God, God's omnipresence, God's Sovereignty, God's Will, Jesus, Love, Obedience, Righteousness, Satan/sin/evil/temptatioon, The Gospel

God Never Allows More Than We Can Bear. Oh, Yes, He Does!

Count it all joy, my brothers, when you meet trials of various kinds,  for you know the testing of your faith produces steadfastness. James 1:2-4

Sometimes well-meaning people confuse trials with temptation. In an effort to console someone, we might hear, or tell someone, something like, “God will never give you more than you can bear. 1 Corinthians 10:13 is about temptation, not trials.

God is faithful. He will not allow you to be tempted beyond what you can bear. And when you are tempted, He will also provide a way out so you can stand up under it.

Many Gospel writers experienced unspeakable anguish and suffering for their faith and wrote about it. But more than one Gospel writer concluded we should regard our trials and sufferings with joy.

“…do not be surprised at the fiery ordeal that has come on you to test you, as though something strange were happening to you. But rejoice inasmuch as you participate in the sufferings of Christ, so that you may be overjoyed  when his glory is revealed.”  1 Peter 4:12-13

Does it mean we should feel joyful when we’re neck-deep in the pit of despair or sorrow?     No.

The Greek root word for “count” means to consider or esteem or have rule over our trials and suffering.

Joy is not a feeling. Joy is an eternal condition of hearts rooted and established in a love relationship with Jesus.

Our joy enables us to weep and grieve and suffer with hearts fixed on eternity.

7 thoughts on “God Never Allows More Than We Can Bear. Oh, Yes, He Does!

  1. “Our joy enables us to weep and grieve and suffer with hearts fixed on eternity”. Very well put and something we should always remind ourselves when the world (satan) tries to suck us in.

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  2. Good point on the distinction between trial and temptation. And we tend to whine to God when He allows trials to come but He wants to make us strong in Him, not ourselves. He seems to like the process that happens in us, and definitely how our relationship with Him grows because of it, more than answering our whiny prayers. 🙂 Blessings.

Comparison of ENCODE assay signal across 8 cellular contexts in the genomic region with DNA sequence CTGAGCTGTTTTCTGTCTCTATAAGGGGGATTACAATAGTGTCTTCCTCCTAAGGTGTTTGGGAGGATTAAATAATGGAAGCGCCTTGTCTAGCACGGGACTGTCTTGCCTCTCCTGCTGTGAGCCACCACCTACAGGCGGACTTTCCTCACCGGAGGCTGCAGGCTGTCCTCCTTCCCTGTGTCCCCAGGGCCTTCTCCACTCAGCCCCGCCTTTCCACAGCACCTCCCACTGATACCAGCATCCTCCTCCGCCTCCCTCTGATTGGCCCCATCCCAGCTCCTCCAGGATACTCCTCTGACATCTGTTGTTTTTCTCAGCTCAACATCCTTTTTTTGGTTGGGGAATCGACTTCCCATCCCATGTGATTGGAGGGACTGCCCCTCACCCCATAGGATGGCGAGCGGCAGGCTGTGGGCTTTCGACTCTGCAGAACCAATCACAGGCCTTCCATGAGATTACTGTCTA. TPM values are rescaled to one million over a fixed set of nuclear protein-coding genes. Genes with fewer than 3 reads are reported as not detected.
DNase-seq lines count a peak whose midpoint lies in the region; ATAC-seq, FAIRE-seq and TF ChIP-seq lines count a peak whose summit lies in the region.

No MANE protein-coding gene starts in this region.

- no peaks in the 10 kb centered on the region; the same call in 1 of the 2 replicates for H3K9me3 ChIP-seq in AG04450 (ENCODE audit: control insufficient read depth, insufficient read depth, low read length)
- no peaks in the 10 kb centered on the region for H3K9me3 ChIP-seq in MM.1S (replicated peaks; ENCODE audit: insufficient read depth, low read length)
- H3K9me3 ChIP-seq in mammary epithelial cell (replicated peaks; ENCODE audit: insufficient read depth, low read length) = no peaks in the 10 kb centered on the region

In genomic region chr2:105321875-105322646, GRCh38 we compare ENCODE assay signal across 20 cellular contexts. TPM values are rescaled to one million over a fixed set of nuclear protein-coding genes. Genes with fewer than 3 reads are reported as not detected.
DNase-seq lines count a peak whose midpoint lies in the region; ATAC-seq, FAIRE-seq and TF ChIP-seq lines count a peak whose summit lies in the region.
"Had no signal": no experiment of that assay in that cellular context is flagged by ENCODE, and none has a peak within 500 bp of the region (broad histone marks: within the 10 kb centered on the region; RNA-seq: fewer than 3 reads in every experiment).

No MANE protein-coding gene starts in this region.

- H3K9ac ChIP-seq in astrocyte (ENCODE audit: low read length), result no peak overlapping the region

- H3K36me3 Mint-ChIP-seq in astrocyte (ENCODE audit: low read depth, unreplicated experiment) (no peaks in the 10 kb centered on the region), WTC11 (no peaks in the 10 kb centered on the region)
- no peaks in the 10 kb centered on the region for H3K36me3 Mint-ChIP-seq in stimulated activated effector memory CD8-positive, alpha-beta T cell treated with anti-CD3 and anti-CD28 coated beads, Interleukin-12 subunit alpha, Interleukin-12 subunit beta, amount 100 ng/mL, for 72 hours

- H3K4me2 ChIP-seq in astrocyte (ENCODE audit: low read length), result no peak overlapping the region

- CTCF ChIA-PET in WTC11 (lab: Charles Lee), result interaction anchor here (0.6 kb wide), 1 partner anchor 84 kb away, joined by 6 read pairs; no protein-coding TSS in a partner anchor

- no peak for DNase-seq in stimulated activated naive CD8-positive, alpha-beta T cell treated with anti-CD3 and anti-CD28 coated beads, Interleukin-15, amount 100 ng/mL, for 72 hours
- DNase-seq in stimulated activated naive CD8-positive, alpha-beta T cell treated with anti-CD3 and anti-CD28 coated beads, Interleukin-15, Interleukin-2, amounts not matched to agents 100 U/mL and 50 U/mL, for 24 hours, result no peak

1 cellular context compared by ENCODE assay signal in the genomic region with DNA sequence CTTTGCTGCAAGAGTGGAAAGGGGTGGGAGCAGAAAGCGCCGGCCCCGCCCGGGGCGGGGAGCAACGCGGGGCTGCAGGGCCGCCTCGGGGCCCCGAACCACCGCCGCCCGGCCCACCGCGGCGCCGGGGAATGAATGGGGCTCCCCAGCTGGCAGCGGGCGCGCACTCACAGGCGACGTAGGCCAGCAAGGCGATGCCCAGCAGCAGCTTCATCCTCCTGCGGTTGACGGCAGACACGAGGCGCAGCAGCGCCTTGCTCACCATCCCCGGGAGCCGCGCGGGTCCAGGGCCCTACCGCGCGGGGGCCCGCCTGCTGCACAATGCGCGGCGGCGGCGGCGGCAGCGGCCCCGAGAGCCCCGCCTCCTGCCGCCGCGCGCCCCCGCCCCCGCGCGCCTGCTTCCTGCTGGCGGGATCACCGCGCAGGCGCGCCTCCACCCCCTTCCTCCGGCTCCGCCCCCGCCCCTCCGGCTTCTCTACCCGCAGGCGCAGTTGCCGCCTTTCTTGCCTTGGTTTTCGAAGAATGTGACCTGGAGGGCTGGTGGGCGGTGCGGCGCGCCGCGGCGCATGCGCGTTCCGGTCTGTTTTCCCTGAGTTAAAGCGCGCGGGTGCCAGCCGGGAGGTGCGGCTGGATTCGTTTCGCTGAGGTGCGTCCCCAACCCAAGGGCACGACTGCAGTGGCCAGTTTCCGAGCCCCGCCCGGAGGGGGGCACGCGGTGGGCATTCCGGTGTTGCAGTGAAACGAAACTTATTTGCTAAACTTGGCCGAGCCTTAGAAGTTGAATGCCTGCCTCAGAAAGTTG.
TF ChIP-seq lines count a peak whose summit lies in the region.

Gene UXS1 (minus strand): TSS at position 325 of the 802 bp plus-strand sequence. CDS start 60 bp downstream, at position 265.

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  3. Yes! People so often confuse the reference to temptation with trials. I think God is so much more concerned with who we are as His children, and what’s in our hearts and how it shows in our lives than the trials we go through. This life is but the title and the front page (as CS Lewis put it) to our story which will continue for eternity. There is so much more than this world and the story itself only begins in the next. I find myself focused only on what’s happening to me right here and right now, and the perceived injustice of it – why doesn’t God take this away? Make it better? – and instead He is focused on the long game, which is to shape me, change me, transform me more like Him; the rubbish that we wade through in this world is making us into something different – something more beautiful that brings glory to the God that made us.
    Thought provoking post. Thank you.

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    1. Helen, this is great and very thoughtful. And so true. I am guilty of trudging through the muck and mire of today. I often lose sight of the hope set before us in eternity. Thanks for bringing me back to reality. I’d like to post your comment in a separate blog post on FHG if that’s okay with you.
      So good to hear from you. And don’t worry about your sabbatical. God will do wonderful things during your rest from writing. You’ll get re-energized. God bless.

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